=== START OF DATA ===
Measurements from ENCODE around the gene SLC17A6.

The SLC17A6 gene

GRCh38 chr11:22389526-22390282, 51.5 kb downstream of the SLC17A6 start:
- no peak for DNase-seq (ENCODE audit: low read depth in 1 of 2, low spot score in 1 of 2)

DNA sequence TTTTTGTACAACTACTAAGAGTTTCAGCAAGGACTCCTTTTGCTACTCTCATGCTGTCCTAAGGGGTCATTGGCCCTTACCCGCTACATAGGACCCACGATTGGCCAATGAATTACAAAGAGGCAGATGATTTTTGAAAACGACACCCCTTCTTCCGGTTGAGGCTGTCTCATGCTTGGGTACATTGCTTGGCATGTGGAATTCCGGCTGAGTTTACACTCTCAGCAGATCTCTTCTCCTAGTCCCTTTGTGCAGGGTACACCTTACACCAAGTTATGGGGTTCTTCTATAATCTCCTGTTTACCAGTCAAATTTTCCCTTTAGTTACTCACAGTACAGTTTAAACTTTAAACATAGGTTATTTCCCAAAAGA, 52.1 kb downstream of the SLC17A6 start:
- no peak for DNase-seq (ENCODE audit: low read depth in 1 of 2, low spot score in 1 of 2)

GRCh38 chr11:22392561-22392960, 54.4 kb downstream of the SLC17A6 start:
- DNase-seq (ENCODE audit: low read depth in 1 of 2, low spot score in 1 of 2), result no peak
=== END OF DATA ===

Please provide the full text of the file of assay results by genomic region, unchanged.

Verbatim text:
Measurements from ENCODE around the gene SLC17A6.

The SLC17A6 gene

GRCh38 chr11:22389526-22390282, 51.5 kb downstream of the SLC17A6 start:
- no peak for DNase-seq (ENCODE audit: low read depth in 1 of 2, low spot score in 1 of 2)

DNA sequence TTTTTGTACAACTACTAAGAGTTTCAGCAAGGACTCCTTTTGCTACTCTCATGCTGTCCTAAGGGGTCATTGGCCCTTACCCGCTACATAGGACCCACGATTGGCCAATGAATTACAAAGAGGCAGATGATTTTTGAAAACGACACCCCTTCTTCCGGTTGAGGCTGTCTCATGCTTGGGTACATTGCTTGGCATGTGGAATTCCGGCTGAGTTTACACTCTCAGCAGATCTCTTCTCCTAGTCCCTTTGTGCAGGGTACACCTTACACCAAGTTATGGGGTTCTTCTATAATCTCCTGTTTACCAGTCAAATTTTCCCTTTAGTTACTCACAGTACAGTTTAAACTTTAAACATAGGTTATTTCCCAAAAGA, 52.1 kb downstream of the SLC17A6 start:
- no peak for DNase-seq (ENCODE audit: low read depth in 1 of 2, low spot score in 1 of 2)

GRCh38 chr11:22392561-22392960, 54.4 kb downstream of the SLC17A6 start:
- DNase-seq (ENCODE audit: low read depth in 1 of 2, low spot score in 1 of 2), result no peak